Friday, 17 November 2017

No matter where you are in your career – first job, mid-career, or nearing retirement – it's a simple truth that without a budgetary playbook, you're losing the game before you start. Good budgeting skills can make navigating your financial life a lot easier.

After all, no coach goes into a game without a plan, and in the game of life, neither should you. So how do you create a budget? Here are some tips and suggestions.

Understand your goals first

You'll be more successful with your budget if you know why you're making one. It's a good idea to take some time to think about these "whys" before you start crunching numbers. 

For example:

  • Do you want a better grasp of your income and expenses so you can avoid "surprises"? 
  • Do you want to save for a child's college education
  • Do you anticipate expensive home renovations in the next few years? 
  • Do you want to pay off debt
  • Do you have a big financial goal in mind, like having a six-month emergency cushion or going on a special family trip? Once you know and understand the "whys," setting up the goals and a game plan should be much easier. 

Consult the experts

Smart players know to listen to the experts who are, in this case, financial planners. Financial planners can review your finances and make personalized suggestions for your situation. To illustrate, here is an example of how someone might decide to allocate expenses: 

  • 30 to 35 percent for housing: Rent or mortgage, homeowner's or renter's insurance, taxes, utilities, and maintenance
  • 5 to 10 percent for utilities: Gas, electricity, water, phone and internet service. 
  • 10 to 15 percent for transportation: Car payments, train or bus fares, taxis, parking fees, insurance, and car maintenance.
  •  5 to 10 percent for healthcare. Insurance premiums, copays, and medications. 
  • 5 to 15 percent for food. Groceries, school lunches, and restaurants. 
  • 5 to 10 percent for debt repayment: Credit cards, student loans, car loans, homeequity loans.
  •  5 to 10 percent for savings: Retirement accounts, a six-month emergency cushion, college savings for your children, and any other savings goals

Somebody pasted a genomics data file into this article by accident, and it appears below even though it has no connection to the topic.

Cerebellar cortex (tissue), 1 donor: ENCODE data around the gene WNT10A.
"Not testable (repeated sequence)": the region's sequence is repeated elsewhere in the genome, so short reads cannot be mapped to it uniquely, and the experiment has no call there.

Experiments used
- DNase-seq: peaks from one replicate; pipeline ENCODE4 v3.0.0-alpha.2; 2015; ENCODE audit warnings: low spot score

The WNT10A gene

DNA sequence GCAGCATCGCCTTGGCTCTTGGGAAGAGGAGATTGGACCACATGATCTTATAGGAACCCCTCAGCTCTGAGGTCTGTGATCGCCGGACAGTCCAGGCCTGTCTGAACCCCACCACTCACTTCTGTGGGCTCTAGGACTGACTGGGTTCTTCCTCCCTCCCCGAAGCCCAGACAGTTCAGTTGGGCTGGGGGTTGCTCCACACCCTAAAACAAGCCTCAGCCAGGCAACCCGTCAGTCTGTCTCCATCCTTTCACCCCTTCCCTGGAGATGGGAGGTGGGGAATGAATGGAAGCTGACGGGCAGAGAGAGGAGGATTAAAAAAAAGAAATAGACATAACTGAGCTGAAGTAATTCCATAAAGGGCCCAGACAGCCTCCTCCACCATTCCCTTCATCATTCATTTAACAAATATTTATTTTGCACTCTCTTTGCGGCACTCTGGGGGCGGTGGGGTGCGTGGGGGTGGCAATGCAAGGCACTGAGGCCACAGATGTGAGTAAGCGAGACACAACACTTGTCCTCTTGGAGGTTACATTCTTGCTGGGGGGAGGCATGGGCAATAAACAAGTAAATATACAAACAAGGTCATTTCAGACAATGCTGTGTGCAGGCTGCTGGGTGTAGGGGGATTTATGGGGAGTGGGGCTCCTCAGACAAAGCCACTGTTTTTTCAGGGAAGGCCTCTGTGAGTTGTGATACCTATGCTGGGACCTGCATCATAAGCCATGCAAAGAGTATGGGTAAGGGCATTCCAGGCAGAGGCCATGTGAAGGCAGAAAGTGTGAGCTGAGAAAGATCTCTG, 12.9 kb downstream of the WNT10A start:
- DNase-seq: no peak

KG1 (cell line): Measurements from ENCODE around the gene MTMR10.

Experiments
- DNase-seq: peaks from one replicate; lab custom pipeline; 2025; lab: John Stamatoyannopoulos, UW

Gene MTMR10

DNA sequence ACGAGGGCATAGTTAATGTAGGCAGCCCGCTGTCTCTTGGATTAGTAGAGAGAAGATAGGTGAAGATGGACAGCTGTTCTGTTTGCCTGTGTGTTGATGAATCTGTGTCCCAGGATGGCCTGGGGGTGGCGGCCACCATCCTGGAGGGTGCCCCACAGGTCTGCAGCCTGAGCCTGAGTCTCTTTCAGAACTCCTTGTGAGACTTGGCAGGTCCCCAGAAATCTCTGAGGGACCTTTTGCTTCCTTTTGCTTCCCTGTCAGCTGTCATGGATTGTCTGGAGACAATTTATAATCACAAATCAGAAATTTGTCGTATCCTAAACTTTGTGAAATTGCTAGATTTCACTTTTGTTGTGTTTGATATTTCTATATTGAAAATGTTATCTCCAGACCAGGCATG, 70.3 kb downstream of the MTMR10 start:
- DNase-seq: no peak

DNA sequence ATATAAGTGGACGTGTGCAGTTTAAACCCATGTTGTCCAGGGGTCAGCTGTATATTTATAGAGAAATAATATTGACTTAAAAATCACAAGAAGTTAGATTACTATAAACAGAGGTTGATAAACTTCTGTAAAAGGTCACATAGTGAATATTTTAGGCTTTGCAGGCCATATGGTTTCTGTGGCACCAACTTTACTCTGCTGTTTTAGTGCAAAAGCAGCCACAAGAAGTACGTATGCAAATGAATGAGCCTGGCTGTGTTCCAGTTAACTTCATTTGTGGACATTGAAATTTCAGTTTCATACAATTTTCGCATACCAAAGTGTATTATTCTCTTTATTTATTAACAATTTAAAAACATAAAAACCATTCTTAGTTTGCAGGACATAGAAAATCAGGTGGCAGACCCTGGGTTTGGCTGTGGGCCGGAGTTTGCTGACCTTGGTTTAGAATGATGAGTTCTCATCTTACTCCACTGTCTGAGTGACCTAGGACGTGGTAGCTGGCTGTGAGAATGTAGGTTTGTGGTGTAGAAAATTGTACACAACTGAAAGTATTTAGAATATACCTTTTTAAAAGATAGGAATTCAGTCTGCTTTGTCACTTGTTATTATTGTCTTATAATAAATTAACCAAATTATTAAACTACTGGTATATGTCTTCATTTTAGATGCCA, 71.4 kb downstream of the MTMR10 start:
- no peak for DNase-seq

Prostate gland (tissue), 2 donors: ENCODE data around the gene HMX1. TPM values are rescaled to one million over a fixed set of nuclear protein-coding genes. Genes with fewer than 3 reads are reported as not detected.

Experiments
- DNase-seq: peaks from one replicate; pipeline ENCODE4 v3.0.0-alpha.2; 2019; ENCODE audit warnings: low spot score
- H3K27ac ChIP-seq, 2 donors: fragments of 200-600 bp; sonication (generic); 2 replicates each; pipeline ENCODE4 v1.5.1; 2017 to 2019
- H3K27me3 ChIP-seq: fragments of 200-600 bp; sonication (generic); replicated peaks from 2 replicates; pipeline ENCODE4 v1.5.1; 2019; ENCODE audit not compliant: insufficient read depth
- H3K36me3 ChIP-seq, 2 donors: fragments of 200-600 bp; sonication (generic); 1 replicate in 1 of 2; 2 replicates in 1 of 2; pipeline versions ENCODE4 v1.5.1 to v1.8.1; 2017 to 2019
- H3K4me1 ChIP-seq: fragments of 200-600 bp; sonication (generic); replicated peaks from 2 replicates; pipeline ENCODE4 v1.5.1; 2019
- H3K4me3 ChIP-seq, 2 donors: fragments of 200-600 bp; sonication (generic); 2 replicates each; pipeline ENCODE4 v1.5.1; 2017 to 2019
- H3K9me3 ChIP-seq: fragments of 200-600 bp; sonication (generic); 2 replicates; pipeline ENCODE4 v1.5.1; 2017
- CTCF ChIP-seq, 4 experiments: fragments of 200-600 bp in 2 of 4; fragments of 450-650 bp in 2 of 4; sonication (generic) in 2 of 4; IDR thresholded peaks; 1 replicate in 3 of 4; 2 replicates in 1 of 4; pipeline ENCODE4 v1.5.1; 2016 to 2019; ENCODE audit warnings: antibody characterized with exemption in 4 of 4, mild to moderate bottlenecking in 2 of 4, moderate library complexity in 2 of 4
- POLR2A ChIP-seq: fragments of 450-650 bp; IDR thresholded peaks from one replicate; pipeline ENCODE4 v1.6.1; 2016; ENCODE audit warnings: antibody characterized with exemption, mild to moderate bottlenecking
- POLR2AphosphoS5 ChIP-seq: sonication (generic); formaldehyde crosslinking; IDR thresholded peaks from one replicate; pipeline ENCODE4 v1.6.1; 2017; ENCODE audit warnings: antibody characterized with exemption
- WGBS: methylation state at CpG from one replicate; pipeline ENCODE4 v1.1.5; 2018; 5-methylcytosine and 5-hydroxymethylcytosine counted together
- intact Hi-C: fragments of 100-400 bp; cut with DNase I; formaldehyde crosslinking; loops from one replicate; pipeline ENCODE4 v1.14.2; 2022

• . 5 to 9 percent for entertainment/recreation: Vacations, travel, movies, plays, club/gym memberships, and concerts.
  •  2 to 7 percent miscellaneous personal: Clothes, toiletries, electronics, and other discretionary items. 

Make a list of all your monthly expenses. Keeping in mind your budget allocations tally up your spending by category. You can individualize categories to fit your specific needs, such as adding a category for charitable donations or gifts.

Now, figure out what your monthly net income is, that's the total you receive after taxes and all other deductions have been taken from your paycheck.

  • Take a look at your monthly net income: the total you receive after taxes and all other deductions have been taken from your paycheck.
  • How much money are you spending on each of the above categories?
  • Does your spending match your income?
  • Does your spending align with your budgetary goals?

Do a scouting report on your own budget

If there is a mismatch between your spending and your desired budget, do some homework. Dig into your spending habits and figure out where the problem is. Spend a month noting every single purchase you make. Online banking makes seeing where your money is going super easy. What's more, many online banking platforms offer robust budgeting tools. However, if you don't use online banking, here are some tips for getting a grasp of your spending:

  • Keep a daily log. 
  • Note prices, if possible.
  • Try to categorize expenses into major categories as you go. 
  • Which expenses fall into the "want" category versus the "need" category?
  •  See how these expenses fit into your budget goals. Are there surprises that take up more of your income than you realized? (Eating out is often a surprise budget "killer.") Think about how you can shift your spending to realign your expenses with your budget goals. 

Get back on track with baby steps

Start small when cutting back your budget by eliminating the things you'll miss the least. Simple examples include:

  • Make your morning coffee at home versus buying it. 
  • Fill up your car with regular instead of premium gas.
  • Cut back two drinks from your regular night out. 
  • Buy pizza from the grocery store or make your own at home. 
  • Turn your thermostat down two degrees. 

These may seem simplistic, but it all adds up. The point is to establish control over your spending. Once you determine what you can, and can't, afford, your financial life will become a whole lot easier to manage.

The content provided is for informational purposes only. Neither BBVA Compass, nor any of its affiliates, is providing legal, tax, or investment advice. You should consult your legal, tax, or financial advisor about your personal situation. Opinions expressed are those of the author(s) and do not necessarily represent the opinions of BBVA Compass or any of its affiliates.

Links to third party sites are provided for your convenience and do not constitute an endorsement. BBVA Compass does not provide, is not responsible for, and does not guarantee the products, services or overall content available at third party sites. These sites may not have the same privacy, security or accessibility standards.